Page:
Because of generous gifts we’ve received to help with disaster relief, WMU and the WMU Foundation are sending two HEART Fund grants* to aid refugees from Ukraine: $25,000 to Turlac Mission in Moldova and $25,000 to the Ukraine Baptist Theological Seminary. Thank you for making a difference when you give.
“A side effect of the Russian invasion of Ukraine is thousands of refugees: children, adults, and entire families that have to flee from combat, shelling, and bombardment. More than 25,000 refugees have crossed the border between Ukraine and Moldova. We joined hands with churches and our Moldovan ministry partners on the ground by meeting families with children and providing hot tea, food, heaters, blankets, and shelter in the Moldovan capital and several other locations.”
-Oleg Turlac, Turlac Mission in Moldova
An update from Oleg and Natasha Turlac with the Turlac Mission in Moldova from March 14, 2022:
Greetings in the name of Jesus!
We would like to thank you for your generous $25,000 HEART Fund grant toward helping the Ukraine war refugees. Our partnership with the WMU Foundation has always been strong. Once again you, dear friends, were ready to help at the time of need. On behalf of many Ukrainian refugee families, we thank you.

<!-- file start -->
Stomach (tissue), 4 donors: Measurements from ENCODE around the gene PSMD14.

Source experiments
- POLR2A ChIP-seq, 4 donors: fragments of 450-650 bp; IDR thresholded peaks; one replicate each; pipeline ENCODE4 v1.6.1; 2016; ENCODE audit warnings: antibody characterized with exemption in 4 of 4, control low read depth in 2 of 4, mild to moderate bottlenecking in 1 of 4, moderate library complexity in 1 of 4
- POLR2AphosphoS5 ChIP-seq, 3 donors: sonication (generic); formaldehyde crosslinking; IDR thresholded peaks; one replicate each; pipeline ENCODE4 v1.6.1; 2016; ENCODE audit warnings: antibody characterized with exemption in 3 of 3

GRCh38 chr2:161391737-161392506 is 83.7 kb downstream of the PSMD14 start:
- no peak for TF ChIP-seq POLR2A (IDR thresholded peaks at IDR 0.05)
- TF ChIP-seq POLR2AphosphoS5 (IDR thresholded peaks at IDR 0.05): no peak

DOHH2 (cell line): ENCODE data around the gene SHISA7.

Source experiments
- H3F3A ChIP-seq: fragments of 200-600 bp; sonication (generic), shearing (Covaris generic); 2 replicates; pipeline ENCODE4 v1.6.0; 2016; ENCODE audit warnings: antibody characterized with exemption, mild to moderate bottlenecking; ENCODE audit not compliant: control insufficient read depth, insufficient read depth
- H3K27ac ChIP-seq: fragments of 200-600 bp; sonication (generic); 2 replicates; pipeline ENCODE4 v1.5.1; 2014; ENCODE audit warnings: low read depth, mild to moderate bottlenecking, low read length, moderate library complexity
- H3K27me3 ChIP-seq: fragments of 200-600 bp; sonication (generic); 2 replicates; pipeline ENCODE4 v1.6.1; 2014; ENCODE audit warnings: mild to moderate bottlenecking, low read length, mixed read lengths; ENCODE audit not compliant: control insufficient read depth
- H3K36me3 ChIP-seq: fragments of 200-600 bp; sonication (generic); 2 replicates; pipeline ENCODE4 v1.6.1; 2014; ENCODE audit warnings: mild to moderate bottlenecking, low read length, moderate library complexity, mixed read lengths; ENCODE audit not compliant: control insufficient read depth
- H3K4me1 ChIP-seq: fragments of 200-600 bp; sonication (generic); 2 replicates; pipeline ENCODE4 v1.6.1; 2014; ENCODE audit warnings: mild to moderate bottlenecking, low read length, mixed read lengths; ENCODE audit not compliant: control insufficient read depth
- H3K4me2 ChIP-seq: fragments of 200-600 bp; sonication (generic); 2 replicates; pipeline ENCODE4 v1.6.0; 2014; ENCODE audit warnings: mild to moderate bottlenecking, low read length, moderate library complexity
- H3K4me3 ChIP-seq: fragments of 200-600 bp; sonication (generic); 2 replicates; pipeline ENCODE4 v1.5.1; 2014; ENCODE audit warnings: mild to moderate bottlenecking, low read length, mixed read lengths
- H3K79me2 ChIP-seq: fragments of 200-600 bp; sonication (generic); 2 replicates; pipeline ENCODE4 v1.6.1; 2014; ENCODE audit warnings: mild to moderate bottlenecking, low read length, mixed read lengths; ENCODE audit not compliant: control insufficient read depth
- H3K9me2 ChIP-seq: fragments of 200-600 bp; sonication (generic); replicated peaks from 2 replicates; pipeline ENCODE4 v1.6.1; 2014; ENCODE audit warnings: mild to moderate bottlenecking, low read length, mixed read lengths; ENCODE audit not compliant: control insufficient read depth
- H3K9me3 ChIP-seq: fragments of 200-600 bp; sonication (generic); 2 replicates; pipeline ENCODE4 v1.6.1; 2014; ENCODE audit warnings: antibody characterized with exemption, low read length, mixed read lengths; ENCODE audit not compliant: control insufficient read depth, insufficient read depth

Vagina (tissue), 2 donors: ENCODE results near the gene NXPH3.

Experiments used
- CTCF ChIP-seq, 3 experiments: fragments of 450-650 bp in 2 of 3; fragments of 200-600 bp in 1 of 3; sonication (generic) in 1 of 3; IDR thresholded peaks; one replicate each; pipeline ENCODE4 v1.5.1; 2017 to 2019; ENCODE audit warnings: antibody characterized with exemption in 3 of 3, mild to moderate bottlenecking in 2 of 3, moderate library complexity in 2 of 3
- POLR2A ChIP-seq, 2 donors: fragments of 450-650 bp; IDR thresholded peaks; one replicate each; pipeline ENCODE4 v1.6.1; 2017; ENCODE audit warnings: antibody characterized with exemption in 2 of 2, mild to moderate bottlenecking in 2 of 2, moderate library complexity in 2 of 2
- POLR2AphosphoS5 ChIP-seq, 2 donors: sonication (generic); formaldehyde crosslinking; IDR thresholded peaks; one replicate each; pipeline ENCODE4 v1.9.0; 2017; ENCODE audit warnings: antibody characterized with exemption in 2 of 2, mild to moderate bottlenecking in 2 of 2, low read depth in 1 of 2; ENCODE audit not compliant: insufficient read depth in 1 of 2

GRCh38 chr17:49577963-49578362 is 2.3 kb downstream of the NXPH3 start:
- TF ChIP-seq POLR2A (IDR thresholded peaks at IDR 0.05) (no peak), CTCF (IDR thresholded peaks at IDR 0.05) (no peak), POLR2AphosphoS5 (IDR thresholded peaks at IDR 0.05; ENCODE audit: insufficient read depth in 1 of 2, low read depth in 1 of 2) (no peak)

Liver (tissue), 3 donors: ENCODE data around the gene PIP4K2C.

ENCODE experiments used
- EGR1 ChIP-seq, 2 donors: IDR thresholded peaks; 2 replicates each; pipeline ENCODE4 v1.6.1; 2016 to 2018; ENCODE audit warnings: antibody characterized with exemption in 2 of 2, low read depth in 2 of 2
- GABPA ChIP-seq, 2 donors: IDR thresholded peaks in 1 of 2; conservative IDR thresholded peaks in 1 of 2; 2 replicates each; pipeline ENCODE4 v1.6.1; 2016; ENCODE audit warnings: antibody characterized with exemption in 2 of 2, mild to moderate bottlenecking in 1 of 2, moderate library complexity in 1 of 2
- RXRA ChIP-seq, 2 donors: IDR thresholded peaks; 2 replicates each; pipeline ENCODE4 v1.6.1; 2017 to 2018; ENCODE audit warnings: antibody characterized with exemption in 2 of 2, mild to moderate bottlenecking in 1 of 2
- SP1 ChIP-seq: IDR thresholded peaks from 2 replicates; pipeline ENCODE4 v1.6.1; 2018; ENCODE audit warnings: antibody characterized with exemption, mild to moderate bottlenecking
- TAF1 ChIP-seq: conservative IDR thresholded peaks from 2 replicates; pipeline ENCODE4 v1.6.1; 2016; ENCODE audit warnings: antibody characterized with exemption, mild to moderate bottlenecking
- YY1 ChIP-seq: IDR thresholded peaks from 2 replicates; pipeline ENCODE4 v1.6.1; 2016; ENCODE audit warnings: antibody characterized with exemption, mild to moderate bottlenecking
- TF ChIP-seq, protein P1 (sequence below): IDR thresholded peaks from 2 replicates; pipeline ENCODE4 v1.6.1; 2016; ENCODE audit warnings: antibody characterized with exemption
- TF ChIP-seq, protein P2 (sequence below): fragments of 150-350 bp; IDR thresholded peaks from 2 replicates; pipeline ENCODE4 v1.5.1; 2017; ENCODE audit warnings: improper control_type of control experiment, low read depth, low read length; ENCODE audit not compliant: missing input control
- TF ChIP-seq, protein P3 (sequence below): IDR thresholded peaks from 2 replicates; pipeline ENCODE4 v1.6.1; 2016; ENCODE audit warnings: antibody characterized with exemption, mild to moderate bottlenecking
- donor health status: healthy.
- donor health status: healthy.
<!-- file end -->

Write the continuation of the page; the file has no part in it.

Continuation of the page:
Indeed, at this hour, thousands of Ukrainian people endure tremendous suffering because of the military conflict. We know that it resulted from Russia’s invasion. Even though good students of history warned that the war in the region is imminent, it was hard to believe that it happened and goes on as we write this letter.
As you probably know, a significant number of Ukrainians identify as Christians. Most belong to the Eastern Orthodox (East Ukraine) or Greek Catholic Church (West Ukraine). Still, many are Baptists, Pentecostals, and independent Evangelicals.
From the beginning of the Russian intervention into Ukraine on February 24, 2022, we started helping people in need. A side effect of any war is thousands of refugees: children, adults, and entire families that must flee from combat, shelling, and bombardment. During the first two weeks of the war, 100,000 refugees crossed the frontier between Ukraine and Moldova. The United Nations estimates the total number of Ukrainian refugees to be more than 2,5 million (as of today).